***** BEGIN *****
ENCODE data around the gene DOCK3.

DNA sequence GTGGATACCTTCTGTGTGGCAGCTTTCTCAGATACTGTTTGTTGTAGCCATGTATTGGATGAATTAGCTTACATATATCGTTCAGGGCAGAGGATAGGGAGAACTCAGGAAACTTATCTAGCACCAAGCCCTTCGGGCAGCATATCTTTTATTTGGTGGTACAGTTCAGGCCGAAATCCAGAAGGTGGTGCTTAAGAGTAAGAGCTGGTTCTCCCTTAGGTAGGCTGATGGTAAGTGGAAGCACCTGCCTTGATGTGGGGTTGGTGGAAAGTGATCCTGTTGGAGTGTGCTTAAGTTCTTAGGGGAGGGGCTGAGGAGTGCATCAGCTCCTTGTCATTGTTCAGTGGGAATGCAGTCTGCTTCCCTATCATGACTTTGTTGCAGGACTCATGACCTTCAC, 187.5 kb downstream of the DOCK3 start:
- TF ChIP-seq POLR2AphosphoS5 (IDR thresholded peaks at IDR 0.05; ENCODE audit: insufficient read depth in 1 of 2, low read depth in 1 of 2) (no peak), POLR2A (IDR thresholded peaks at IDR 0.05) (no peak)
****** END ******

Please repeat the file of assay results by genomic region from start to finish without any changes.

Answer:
ENCODE data around the gene DOCK3.

DNA sequence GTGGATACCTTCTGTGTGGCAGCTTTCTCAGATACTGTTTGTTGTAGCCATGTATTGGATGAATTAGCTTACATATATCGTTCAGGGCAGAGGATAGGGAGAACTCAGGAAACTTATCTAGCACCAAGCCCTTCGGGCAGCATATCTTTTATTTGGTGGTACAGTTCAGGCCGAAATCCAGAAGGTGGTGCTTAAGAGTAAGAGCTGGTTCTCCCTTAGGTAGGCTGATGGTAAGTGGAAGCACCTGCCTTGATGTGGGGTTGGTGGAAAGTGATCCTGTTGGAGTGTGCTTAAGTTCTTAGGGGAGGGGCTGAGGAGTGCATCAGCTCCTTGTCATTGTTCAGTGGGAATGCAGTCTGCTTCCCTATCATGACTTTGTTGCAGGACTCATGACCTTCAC, 187.5 kb downstream of the DOCK3 start:
- TF ChIP-seq POLR2AphosphoS5 (IDR thresholded peaks at IDR 0.05; ENCODE audit: insufficient read depth in 1 of 2, low read depth in 1 of 2) (no peak), POLR2A (IDR thresholded peaks at IDR 0.05) (no peak)